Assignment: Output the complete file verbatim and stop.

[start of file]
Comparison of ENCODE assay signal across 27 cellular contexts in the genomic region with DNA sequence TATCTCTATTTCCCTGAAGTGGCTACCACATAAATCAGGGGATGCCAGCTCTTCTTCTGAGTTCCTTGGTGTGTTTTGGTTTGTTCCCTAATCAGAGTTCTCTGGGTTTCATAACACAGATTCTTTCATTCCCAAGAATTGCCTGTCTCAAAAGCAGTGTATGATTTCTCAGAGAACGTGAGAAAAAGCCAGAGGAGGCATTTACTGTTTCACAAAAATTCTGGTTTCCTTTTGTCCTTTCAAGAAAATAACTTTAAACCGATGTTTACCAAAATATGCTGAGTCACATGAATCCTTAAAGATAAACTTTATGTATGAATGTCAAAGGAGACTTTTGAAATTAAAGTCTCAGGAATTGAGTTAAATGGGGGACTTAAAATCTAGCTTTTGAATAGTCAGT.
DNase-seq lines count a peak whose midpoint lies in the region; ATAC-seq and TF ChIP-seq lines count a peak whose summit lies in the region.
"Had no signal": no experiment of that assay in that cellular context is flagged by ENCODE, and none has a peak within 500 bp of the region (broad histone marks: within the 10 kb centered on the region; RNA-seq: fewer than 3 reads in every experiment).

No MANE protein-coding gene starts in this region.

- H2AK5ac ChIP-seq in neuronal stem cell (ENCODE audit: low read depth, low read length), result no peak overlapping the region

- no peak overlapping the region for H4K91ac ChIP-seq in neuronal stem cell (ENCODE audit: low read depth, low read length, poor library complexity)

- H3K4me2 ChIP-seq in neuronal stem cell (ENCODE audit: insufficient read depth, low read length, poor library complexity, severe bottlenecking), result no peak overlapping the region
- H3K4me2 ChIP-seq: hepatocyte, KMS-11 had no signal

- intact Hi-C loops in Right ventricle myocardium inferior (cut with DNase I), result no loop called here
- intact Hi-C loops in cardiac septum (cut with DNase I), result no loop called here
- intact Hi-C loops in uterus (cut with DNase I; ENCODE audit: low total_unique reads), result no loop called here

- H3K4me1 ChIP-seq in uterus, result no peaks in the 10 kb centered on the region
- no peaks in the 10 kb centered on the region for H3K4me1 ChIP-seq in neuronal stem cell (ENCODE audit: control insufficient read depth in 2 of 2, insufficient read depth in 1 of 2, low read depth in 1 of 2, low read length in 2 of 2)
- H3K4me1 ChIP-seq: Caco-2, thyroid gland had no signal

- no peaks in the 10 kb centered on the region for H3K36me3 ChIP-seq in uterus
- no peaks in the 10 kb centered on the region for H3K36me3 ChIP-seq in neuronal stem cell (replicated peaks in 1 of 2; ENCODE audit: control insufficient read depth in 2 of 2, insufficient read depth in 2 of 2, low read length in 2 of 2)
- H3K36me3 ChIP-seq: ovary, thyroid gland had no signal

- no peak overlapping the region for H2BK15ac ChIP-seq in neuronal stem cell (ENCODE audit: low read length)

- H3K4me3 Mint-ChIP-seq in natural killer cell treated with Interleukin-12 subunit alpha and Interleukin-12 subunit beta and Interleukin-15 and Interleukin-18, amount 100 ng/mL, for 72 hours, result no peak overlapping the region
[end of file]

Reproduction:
Comparison of ENCODE assay signal across 27 cellular contexts in the genomic region with DNA sequence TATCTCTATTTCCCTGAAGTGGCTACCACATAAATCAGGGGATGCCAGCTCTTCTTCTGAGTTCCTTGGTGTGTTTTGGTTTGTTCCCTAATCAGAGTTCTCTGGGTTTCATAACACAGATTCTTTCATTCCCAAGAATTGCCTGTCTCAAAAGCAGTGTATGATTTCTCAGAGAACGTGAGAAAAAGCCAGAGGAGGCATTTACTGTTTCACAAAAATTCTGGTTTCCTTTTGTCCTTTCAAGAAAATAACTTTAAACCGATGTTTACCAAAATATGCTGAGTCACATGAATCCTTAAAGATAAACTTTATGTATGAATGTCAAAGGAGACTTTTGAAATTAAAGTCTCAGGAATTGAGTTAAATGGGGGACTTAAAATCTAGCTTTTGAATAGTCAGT.
DNase-seq lines count a peak whose midpoint lies in the region; ATAC-seq and TF ChIP-seq lines count a peak whose summit lies in the region.
"Had no signal": no experiment of that assay in that cellular context is flagged by ENCODE, and none has a peak within 500 bp of the region (broad histone marks: within the 10 kb centered on the region; RNA-seq: fewer than 3 reads in every experiment).

No MANE protein-coding gene starts in this region.

- H2AK5ac ChIP-seq in neuronal stem cell (ENCODE audit: low read depth, low read length), result no peak overlapping the region

- no peak overlapping the region for H4K91ac ChIP-seq in neuronal stem cell (ENCODE audit: low read depth, low read length, poor library complexity)

- H3K4me2 ChIP-seq in neuronal stem cell (ENCODE audit: insufficient read depth, low read length, poor library complexity, severe bottlenecking), result no peak overlapping the region
- H3K4me2 ChIP-seq: hepatocyte, KMS-11 had no signal

- intact Hi-C loops in Right ventricle myocardium inferior (cut with DNase I), result no loop called here
- intact Hi-C loops in cardiac septum (cut with DNase I), result no loop called here
- intact Hi-C loops in uterus (cut with DNase I; ENCODE audit: low total_unique reads), result no loop called here

- H3K4me1 ChIP-seq in uterus, result no peaks in the 10 kb centered on the region
- no peaks in the 10 kb centered on the region for H3K4me1 ChIP-seq in neuronal stem cell (ENCODE audit: control insufficient read depth in 2 of 2, insufficient read depth in 1 of 2, low read depth in 1 of 2, low read length in 2 of 2)
- H3K4me1 ChIP-seq: Caco-2, thyroid gland had no signal

- no peaks in the 10 kb centered on the region for H3K36me3 ChIP-seq in uterus
- no peaks in the 10 kb centered on the region for H3K36me3 ChIP-seq in neuronal stem cell (replicated peaks in 1 of 2; ENCODE audit: control insufficient read depth in 2 of 2, insufficient read depth in 2 of 2, low read length in 2 of 2)
- H3K36me3 ChIP-seq: ovary, thyroid gland had no signal

- no peak overlapping the region for H2BK15ac ChIP-seq in neuronal stem cell (ENCODE audit: low read length)

- H3K4me3 Mint-ChIP-seq in natural killer cell treated with Interleukin-12 subunit alpha and Interleukin-12 subunit beta and Interleukin-15 and Interleukin-18, amount 100 ng/mL, for 72 hours, result no peak overlapping the region